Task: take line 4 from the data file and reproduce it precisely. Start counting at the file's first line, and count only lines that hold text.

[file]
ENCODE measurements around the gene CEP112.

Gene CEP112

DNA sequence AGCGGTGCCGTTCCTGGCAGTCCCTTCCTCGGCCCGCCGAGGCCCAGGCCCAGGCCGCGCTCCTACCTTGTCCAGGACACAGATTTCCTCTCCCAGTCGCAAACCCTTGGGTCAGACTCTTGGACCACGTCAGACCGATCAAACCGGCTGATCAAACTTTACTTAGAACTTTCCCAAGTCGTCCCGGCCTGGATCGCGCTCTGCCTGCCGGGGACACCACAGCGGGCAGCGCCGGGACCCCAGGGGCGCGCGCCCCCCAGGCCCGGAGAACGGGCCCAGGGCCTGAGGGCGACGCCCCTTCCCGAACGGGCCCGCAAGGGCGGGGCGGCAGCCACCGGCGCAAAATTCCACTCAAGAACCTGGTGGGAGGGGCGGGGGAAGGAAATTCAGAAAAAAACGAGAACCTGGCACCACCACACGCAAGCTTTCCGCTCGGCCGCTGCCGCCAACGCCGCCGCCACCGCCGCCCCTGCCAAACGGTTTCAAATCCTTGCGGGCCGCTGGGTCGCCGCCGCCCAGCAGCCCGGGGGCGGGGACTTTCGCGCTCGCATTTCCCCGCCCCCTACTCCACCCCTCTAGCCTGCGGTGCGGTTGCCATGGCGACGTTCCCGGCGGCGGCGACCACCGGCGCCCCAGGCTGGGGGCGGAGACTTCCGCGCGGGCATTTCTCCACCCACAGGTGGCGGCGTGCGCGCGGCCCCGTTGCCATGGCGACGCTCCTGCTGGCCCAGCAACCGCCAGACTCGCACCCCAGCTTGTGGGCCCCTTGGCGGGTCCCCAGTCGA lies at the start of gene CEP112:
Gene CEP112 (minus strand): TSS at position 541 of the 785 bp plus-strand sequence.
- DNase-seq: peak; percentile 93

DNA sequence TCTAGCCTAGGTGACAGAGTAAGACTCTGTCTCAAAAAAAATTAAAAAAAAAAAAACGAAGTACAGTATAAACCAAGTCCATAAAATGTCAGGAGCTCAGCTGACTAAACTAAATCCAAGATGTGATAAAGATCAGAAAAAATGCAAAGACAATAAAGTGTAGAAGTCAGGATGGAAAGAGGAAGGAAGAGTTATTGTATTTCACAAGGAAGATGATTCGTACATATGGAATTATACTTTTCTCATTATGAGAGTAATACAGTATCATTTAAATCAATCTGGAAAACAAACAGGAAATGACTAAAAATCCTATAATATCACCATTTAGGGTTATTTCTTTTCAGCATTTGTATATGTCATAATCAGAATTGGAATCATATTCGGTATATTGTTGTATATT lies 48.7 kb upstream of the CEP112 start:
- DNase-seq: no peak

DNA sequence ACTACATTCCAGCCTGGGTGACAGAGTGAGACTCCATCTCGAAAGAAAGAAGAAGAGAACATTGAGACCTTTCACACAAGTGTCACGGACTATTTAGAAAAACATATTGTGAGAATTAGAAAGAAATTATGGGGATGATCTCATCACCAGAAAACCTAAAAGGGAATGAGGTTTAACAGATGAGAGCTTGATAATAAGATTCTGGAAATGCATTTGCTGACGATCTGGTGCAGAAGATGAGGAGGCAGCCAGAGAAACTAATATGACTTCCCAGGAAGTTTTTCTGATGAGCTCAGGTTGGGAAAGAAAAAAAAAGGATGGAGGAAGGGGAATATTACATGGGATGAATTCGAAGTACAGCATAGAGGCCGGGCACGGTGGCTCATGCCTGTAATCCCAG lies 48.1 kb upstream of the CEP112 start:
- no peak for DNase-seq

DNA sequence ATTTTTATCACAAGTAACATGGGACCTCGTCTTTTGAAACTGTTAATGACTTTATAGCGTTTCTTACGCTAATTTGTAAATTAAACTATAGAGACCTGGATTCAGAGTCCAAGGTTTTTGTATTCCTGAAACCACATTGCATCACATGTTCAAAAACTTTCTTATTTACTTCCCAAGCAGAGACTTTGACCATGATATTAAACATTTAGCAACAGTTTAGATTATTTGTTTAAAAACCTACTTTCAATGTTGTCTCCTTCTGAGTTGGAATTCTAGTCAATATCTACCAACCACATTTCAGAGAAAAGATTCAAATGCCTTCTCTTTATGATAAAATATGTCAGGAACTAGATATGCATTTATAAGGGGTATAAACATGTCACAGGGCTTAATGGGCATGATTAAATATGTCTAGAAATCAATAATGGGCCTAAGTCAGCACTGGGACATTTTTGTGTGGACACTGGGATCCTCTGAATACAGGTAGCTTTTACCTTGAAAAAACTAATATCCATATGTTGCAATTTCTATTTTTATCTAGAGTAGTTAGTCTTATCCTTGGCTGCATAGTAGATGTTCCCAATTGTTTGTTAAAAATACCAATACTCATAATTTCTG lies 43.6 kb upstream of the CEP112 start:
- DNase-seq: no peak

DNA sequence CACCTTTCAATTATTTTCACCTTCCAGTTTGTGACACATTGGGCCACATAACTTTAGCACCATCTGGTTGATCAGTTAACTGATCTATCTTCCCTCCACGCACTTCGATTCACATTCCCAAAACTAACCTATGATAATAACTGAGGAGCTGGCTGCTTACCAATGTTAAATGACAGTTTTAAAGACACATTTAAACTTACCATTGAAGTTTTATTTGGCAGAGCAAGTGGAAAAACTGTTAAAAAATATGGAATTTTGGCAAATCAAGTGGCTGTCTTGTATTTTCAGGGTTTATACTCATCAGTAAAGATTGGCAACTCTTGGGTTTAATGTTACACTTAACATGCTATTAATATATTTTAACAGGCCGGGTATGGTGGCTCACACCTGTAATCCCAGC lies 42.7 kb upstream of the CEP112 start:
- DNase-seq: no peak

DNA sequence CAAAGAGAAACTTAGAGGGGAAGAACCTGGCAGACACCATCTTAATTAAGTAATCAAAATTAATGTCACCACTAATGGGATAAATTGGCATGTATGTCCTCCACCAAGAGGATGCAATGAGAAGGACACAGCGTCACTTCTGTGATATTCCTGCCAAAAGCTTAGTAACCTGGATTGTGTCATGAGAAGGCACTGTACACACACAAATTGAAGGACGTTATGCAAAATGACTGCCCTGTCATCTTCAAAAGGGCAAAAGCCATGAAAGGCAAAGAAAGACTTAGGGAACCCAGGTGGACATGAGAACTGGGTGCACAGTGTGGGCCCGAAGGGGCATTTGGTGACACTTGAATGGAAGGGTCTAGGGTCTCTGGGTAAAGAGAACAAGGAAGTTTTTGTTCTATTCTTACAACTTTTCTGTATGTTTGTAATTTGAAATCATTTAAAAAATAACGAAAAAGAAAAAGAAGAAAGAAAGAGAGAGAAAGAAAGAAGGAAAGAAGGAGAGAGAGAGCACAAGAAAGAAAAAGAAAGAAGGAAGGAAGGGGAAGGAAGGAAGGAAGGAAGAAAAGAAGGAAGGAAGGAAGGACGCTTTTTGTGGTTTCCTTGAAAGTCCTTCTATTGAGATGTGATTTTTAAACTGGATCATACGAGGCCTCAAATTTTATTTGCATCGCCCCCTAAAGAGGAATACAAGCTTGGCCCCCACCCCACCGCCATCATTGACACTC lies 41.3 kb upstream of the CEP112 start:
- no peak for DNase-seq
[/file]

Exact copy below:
Gene CEP112 (minus strand): TSS at position 541 of the 785 bp plus-strand sequence.